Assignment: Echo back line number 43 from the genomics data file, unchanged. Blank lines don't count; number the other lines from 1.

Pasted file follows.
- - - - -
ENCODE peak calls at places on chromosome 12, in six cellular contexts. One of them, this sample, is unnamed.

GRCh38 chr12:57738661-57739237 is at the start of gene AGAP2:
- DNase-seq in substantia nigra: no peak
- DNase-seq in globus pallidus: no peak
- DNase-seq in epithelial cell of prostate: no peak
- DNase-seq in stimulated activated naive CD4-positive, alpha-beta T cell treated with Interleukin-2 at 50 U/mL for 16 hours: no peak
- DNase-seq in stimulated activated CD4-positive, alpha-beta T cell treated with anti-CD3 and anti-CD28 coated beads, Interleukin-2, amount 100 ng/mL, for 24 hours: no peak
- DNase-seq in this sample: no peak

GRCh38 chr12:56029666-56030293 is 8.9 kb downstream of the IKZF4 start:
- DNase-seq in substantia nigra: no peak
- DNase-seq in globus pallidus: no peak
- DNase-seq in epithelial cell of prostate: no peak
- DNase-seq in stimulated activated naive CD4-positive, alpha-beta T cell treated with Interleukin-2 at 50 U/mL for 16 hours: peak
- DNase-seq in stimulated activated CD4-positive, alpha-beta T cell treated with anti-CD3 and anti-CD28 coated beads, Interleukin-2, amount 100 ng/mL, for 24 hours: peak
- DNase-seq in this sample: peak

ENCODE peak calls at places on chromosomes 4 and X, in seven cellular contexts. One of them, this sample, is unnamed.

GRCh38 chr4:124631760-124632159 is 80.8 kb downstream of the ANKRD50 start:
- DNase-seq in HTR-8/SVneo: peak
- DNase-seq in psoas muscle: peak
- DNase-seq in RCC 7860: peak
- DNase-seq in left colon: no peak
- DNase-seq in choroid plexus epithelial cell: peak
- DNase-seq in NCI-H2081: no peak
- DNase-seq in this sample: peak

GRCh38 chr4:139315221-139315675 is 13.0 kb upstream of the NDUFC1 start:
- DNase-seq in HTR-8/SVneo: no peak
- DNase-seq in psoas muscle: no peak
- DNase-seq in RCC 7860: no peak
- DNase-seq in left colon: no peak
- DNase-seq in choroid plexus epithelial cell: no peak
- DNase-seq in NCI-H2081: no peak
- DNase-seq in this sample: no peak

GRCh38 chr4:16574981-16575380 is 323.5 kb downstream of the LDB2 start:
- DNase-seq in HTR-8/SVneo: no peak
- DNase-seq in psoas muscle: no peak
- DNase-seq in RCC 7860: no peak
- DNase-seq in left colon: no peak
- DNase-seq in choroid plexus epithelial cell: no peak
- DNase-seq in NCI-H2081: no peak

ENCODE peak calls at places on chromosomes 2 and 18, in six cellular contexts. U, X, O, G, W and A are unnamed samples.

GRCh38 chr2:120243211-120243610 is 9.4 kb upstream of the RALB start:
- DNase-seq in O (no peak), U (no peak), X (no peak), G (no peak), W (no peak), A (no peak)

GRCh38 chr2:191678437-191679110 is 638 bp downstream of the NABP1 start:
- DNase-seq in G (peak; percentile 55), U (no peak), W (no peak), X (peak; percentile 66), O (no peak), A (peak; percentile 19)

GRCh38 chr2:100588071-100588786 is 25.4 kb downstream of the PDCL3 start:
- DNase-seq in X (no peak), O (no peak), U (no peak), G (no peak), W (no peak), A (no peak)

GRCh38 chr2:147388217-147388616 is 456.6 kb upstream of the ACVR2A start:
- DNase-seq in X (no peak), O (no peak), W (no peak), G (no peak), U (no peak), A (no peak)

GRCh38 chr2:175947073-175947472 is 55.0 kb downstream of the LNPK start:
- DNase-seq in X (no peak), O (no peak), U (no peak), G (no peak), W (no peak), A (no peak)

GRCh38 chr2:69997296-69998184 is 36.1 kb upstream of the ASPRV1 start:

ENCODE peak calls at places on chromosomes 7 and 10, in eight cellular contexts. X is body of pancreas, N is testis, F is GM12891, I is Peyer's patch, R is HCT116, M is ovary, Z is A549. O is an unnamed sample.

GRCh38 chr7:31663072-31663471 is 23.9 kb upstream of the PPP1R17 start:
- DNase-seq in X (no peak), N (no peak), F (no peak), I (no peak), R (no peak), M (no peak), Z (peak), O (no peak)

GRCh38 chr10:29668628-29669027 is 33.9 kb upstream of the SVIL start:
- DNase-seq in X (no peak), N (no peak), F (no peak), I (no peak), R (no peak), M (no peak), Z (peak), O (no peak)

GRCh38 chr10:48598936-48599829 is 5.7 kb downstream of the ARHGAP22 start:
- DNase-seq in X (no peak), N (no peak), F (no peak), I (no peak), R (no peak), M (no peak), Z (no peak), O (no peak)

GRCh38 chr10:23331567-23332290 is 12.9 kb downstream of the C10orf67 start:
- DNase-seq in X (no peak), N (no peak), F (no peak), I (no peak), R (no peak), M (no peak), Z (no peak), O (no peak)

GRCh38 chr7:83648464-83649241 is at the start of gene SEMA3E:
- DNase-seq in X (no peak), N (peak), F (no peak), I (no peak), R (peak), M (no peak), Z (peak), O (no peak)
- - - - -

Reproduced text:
GRCh38 chr2:191678437-191679110 is 638 bp downstream of the NABP1 start: